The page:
Jean-Luc Godard's Histoire(s) du Cinéma
Few filmmakers would be able to mount a discourse on the 20th century's art and thought process as broad and extensive as this
Reviewed by Marjorie Baumgarten, Fri., Jan. 13, 2012
Jean-Luc Godard's Histoire(s) du CinémaOlive Films, $49.95
The history of the cinema, in the hands of Jean-Luc Godard, becomes an overarching essay on the aesthetic impulses of the 20th century of Western civilization. Told in eight parts, this 2-disc set runs 266 minutes, divided into chapters that run anywhere from 26 to 51 minutes. Godard's project was 30 years in the making, beginning with a series of lectures the filmmaker delivered in Montreal in 1978 that were published in book form in 1980. Originally, the plan was for the book to become a 10-part video series for television. In 1987, the first two parts were presented at Cannes, but it took more than a decade for the other sections to be completed, making up this eight-part work in its finished form. Bits and pieces of the Histoire(s) du Cinéma videos have been findable over the years to assiduous researchers and Godardophiles, and the entire set became available in France in 2007. This month, Olive Films has released the entire package on DVD with English subtitles, and finally, Godard's long-anticipated treatise is available to the American consumer.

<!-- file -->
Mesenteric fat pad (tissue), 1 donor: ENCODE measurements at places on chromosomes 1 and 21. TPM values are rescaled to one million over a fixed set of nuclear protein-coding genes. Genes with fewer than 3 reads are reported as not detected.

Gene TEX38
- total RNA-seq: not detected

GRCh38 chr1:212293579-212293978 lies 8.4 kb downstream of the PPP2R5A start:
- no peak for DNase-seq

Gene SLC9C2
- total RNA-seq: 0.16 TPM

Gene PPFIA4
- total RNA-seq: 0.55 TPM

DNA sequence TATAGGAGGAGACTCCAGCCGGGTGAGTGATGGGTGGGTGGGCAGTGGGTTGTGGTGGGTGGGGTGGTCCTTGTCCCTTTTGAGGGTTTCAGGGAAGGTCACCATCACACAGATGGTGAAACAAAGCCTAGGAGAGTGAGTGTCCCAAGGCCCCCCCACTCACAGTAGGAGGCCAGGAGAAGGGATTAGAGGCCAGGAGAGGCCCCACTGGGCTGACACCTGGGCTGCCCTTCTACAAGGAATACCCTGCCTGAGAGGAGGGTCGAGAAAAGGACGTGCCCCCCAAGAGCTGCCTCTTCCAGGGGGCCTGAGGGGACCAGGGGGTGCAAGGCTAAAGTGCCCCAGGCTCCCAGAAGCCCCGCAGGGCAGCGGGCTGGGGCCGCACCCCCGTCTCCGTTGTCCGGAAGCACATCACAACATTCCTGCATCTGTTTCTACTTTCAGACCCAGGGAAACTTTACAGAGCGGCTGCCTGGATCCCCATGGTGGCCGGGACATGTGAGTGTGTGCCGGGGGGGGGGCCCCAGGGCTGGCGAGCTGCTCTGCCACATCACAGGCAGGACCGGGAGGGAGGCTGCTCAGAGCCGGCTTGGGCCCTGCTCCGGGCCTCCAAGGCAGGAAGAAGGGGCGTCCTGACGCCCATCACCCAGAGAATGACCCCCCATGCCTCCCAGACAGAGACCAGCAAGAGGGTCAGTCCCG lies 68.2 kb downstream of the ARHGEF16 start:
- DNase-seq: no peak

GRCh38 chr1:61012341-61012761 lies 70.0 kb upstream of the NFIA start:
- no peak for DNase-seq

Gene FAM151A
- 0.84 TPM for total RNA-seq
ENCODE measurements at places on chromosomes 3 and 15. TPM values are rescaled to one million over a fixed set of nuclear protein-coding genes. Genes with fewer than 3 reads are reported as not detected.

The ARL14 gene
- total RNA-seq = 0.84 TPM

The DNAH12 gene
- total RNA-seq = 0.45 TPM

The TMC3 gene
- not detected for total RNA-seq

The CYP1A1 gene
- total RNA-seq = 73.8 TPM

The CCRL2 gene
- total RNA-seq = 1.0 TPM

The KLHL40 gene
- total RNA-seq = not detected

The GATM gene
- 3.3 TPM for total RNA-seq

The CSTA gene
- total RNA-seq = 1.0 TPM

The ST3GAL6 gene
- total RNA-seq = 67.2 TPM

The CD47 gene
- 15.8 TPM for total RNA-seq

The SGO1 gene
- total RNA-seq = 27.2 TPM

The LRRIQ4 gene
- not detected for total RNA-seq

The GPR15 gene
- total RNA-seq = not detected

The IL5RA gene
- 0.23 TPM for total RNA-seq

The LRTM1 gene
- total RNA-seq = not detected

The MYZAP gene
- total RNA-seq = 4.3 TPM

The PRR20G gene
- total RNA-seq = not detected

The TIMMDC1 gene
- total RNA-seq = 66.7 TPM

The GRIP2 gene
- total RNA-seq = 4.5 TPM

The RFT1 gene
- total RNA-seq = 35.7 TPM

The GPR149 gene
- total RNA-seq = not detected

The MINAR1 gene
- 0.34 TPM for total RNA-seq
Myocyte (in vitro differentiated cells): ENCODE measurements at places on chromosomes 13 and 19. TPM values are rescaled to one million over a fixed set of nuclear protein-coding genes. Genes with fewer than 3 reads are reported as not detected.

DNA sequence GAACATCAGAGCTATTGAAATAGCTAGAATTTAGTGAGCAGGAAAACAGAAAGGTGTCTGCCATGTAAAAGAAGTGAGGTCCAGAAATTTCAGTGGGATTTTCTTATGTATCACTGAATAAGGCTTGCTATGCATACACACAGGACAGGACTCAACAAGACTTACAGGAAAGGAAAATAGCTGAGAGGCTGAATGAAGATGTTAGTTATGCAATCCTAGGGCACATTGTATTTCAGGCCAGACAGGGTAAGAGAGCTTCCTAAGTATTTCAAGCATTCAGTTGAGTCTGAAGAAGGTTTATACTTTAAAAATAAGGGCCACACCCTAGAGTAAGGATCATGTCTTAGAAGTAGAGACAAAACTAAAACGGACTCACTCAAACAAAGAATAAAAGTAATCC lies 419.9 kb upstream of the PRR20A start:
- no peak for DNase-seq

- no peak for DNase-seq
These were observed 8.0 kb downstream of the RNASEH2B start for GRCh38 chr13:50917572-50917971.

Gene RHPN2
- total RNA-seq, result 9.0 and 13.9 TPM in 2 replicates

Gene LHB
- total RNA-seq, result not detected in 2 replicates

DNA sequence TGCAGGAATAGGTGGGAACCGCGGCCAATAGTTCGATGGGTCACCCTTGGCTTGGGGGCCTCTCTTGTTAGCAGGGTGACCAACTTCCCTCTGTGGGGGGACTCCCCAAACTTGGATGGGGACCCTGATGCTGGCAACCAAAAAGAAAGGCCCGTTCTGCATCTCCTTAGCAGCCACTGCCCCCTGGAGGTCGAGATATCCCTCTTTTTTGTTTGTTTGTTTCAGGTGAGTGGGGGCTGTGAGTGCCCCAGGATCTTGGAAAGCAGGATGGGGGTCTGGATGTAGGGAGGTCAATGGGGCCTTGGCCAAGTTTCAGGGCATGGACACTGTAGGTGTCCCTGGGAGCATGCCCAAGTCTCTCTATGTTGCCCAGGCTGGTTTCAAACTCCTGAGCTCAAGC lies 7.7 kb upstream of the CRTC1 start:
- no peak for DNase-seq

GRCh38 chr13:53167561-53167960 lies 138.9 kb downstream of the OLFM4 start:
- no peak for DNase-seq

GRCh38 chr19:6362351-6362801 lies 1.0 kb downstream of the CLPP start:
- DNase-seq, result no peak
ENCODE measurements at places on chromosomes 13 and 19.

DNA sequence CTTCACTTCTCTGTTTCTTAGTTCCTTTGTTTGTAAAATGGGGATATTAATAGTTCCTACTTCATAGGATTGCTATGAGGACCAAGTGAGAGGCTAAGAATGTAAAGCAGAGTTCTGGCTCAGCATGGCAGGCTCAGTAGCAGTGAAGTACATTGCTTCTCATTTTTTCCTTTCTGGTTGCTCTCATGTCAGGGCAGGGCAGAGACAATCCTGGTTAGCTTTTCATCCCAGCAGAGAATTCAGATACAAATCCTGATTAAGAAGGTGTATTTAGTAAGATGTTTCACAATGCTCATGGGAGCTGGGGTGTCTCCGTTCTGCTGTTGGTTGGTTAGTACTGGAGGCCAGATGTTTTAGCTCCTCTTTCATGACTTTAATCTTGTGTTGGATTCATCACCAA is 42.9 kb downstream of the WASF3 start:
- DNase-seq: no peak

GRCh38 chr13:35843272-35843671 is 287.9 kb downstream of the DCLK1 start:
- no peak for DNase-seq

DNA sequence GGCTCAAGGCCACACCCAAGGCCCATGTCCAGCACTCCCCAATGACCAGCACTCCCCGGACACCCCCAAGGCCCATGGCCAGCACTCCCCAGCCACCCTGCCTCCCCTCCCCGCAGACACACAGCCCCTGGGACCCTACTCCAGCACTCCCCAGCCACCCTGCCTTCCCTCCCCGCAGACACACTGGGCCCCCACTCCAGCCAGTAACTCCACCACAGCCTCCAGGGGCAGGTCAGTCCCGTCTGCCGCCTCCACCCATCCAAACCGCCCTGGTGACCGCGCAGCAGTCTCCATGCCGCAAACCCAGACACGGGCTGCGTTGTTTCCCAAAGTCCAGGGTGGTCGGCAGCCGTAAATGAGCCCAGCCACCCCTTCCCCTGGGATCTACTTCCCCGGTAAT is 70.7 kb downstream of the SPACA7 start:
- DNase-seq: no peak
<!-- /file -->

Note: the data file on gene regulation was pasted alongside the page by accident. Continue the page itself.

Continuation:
Godard has always been the great essayist of the cinema, using his later films idiosyncratically to explore his social and cultural obsessions. Ever the postmodernist, Godard plays on the French word for history, histoire – which in its plural form takes on a sense of multiple stories rather than a single history – to indicate the variety of approaches to his survey. Images, sounds, and music from numerous movies are intertwined with images from the histories of art and literature. Dissolves and superimpositions present a movable feast of ideas and impressions. Few filmmakers apart from Godard would be able mount a discourse on the 20th century's art and thought process as broad and extensive as this. Viewers who have never cottoned to this filmmaker's many philosophical dissertations may regard Histoire(s) du Cinéma as another mighty gust of blowhard air (or perhaps a wind from the east?). But there is no denying Godard's aphoristic quality as a narrator and guide. Freely associating, reaching for ideas unspoken, contradicting himself, and reshuffling the deck, Godard presents his thoughts as a bottomless reservoir. They prick our consciousness and allow new ideas to seep into the fissures.